The SLC cop called for backup and his "backup" scowled at me as he "cased" my car walking around in search of anything else they could writeup. This in front of the Capitol. I felt violated, angered, and mistreated by jerks without a modicum of decency or common sense. It cost me an extra $28/year on my insurance for God only knows how many years. Police do not make friends and influence voters in this manner. Having quotas is simply self defeating behavior. Quite literally biting the hands that feed them and any fool including our Senator should be intelligent enough to understand this. But alas.....

These "uniformed clowns assigned to the Capitol" are a case in point, I believe. They surely had their quotas to fill which over-rode any vestige of common sense or rational decision making.
MM

dan s. said...

robert,

Sorry, I'm a literalist. When the mayor says there are more people killed on roads [in auto accidents] than by homicides, I assume that's exactly what he means. And I'm virtually certain that he's correct in this factual statement.

Any broader implications about ticket quotas are, as Curmudgeon points out, probably pure speculation. So I'm not going to get into that argument.

Curmudgeon said...

Dan:

You are right. I was wrong. I had blocked and quoted Godfrey, ending with his comparison of tickets to highway fatalities. In the very next paragraph, he makes, specifically, the comparison you cited. My bad.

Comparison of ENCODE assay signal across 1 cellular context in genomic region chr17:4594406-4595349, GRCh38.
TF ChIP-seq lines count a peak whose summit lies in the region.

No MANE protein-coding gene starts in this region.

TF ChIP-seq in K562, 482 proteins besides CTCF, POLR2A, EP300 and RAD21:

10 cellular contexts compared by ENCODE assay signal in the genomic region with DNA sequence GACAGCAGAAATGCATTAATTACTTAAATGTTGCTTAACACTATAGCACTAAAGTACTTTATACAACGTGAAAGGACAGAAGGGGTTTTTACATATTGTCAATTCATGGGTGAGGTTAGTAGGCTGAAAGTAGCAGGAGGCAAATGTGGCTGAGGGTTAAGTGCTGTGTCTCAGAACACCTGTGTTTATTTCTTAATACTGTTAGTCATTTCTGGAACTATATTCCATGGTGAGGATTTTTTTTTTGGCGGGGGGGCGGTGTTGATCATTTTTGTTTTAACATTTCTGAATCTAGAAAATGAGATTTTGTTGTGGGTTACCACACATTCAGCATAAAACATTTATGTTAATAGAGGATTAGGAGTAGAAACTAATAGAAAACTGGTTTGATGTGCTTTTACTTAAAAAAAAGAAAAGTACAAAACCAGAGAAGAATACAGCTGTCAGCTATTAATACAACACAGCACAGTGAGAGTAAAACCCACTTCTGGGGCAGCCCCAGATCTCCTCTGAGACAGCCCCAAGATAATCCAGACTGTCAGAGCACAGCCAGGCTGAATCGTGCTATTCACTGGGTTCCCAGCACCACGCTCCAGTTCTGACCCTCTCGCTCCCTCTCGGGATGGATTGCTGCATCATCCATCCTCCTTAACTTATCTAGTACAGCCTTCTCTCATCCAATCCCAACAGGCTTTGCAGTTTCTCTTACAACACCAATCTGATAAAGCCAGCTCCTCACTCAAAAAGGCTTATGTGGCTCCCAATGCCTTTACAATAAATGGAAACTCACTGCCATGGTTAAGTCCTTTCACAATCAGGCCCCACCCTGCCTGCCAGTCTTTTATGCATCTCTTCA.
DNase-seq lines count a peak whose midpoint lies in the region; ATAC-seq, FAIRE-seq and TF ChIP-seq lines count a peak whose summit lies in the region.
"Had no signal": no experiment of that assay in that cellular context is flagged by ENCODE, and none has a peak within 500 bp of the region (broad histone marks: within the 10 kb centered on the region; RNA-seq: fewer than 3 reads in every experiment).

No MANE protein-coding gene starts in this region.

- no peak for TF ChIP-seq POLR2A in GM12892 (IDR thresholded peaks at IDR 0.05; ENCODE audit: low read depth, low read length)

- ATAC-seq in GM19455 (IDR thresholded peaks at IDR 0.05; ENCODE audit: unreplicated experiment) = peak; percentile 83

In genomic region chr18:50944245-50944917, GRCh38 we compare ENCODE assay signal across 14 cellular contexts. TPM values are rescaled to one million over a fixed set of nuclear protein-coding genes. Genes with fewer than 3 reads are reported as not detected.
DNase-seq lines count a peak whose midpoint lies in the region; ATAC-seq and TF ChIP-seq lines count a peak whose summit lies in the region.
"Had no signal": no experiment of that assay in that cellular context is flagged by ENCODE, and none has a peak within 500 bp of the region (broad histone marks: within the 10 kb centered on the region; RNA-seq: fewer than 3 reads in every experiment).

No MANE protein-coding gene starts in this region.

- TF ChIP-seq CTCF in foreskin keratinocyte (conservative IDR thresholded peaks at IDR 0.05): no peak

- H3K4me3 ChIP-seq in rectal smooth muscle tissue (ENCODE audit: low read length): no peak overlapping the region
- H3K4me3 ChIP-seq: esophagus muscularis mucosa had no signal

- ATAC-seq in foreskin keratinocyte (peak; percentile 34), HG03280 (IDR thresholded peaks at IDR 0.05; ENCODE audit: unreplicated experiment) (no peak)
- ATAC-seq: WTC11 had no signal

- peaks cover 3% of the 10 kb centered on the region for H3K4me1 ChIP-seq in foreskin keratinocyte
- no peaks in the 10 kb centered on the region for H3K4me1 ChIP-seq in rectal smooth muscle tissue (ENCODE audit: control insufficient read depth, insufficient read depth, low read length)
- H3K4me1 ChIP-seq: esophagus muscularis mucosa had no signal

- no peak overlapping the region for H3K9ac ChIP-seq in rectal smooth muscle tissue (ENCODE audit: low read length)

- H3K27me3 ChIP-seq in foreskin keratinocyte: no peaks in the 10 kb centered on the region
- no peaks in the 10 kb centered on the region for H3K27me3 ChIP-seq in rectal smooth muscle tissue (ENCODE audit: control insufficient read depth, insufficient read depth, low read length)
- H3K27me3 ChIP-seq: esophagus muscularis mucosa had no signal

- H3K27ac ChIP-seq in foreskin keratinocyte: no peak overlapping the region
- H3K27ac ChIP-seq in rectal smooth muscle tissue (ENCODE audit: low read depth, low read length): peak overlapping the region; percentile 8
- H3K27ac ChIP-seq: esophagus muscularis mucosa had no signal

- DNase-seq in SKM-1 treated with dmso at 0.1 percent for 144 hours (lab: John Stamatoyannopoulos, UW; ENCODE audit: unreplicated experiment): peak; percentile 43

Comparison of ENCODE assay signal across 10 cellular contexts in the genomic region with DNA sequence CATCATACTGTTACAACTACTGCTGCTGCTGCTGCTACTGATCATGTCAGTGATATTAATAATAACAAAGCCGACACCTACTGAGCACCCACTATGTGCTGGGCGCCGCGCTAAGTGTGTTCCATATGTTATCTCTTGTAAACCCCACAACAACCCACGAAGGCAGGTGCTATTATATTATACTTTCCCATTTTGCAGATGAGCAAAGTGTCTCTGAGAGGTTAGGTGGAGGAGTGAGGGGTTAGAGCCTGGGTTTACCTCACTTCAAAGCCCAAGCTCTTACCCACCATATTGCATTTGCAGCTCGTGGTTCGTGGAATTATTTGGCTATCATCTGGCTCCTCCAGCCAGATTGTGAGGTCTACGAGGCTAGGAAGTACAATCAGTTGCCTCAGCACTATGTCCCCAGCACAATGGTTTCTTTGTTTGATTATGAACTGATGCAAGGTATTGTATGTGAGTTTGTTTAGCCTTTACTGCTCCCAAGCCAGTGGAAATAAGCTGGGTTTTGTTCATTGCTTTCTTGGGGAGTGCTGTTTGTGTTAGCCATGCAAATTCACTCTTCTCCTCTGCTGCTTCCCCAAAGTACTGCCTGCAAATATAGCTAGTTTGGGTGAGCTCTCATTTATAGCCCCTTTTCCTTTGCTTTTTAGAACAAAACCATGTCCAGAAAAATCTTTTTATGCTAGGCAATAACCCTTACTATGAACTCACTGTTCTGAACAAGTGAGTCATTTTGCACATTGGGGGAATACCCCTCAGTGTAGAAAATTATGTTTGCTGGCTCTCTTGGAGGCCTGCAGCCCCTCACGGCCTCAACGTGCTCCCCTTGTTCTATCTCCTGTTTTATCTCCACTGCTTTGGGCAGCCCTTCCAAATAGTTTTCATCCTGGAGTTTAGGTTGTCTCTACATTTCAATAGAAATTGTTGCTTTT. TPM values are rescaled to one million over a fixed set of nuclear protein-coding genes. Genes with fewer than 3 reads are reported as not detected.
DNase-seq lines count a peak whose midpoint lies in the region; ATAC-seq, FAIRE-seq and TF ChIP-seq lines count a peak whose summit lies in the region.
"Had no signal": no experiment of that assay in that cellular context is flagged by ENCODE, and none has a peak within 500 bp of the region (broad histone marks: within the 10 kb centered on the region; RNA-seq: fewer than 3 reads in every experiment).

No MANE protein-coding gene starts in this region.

Monotreme said...

Curm points out:

Now that is a specific claim from the Mayor: fewer tickets = more traffic fatalities. The moment the Mayor said that, reporters DeMoss and Park should have immediately asked him this: "Mr. Mayor, what's your source for that claim? Where can we find the numbers to back up your statement?" Sadly, they seem not to have done that. And so we are left to wonder if the Mayor in fact can back that claim up, or if he's making it up as he goes along.


Rudi has already provided a citation for a Maryland study that indicates that more traffic tickets does not equal fewer future speeding citations.

However, there is an extensive literature on whether issuing speeding citations will reduce the incidence of fatalities, or increased speed among all drivers (which has been previously correlated with fatalities).

Take, for example, this Google Scholar search.

(I have downloaded .pdfs of three papers cited here: Redelmeier et al., Lancet 361:2177, 2003; Davis et al, J Trauma 60:972, 2006; Povey et al., Land Transport Safety Authority New Zealand, 2003. I can share them with those who ask for them and provide me with an email addy.)

The last of these, while just a conference report and from A Furrin Country, does make an interesting point: can you achieve the same effects using camera-based speeding enforcement?